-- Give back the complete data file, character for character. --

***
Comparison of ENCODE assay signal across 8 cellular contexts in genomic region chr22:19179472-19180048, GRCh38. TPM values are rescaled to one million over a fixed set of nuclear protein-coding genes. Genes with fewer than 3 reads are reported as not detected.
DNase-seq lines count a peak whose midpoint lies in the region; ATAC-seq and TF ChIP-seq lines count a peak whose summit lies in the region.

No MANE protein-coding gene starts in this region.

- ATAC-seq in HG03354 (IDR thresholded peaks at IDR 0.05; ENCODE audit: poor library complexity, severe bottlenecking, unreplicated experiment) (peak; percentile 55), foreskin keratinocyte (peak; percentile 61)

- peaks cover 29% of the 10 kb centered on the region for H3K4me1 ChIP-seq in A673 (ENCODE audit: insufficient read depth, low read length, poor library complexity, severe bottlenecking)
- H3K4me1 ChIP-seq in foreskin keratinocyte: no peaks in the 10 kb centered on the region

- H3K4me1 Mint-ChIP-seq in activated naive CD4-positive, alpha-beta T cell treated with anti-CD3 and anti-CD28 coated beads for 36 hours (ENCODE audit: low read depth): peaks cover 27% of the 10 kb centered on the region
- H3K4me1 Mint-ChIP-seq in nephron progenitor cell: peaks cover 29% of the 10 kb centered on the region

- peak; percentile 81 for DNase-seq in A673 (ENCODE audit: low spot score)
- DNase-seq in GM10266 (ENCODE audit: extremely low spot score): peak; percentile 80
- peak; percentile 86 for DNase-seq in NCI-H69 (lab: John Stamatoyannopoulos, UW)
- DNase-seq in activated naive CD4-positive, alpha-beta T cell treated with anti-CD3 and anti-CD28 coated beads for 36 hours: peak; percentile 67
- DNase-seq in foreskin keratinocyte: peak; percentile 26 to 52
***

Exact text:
Comparison of ENCODE assay signal across 8 cellular contexts in genomic region chr22:19179472-19180048, GRCh38. TPM values are rescaled to one million over a fixed set of nuclear protein-coding genes. Genes with fewer than 3 reads are reported as not detected.
DNase-seq lines count a peak whose midpoint lies in the region; ATAC-seq and TF ChIP-seq lines count a peak whose summit lies in the region.

No MANE protein-coding gene starts in this region.

- ATAC-seq in HG03354 (IDR thresholded peaks at IDR 0.05; ENCODE audit: poor library complexity, severe bottlenecking, unreplicated experiment) (peak; percentile 55), foreskin keratinocyte (peak; percentile 61)

- peaks cover 29% of the 10 kb centered on the region for H3K4me1 ChIP-seq in A673 (ENCODE audit: insufficient read depth, low read length, poor library complexity, severe bottlenecking)
- H3K4me1 ChIP-seq in foreskin keratinocyte: no peaks in the 10 kb centered on the region

- H3K4me1 Mint-ChIP-seq in activated naive CD4-positive, alpha-beta T cell treated with anti-CD3 and anti-CD28 coated beads for 36 hours (ENCODE audit: low read depth): peaks cover 27% of the 10 kb centered on the region
- H3K4me1 Mint-ChIP-seq in nephron progenitor cell: peaks cover 29% of the 10 kb centered on the region

- peak; percentile 81 for DNase-seq in A673 (ENCODE audit: low spot score)
- DNase-seq in GM10266 (ENCODE audit: extremely low spot score): peak; percentile 80
- peak; percentile 86 for DNase-seq in NCI-H69 (lab: John Stamatoyannopoulos, UW)
- DNase-seq in activated naive CD4-positive, alpha-beta T cell treated with anti-CD3 and anti-CD28 coated beads for 36 hours: peak; percentile 67
- DNase-seq in foreskin keratinocyte: peak; percentile 26 to 52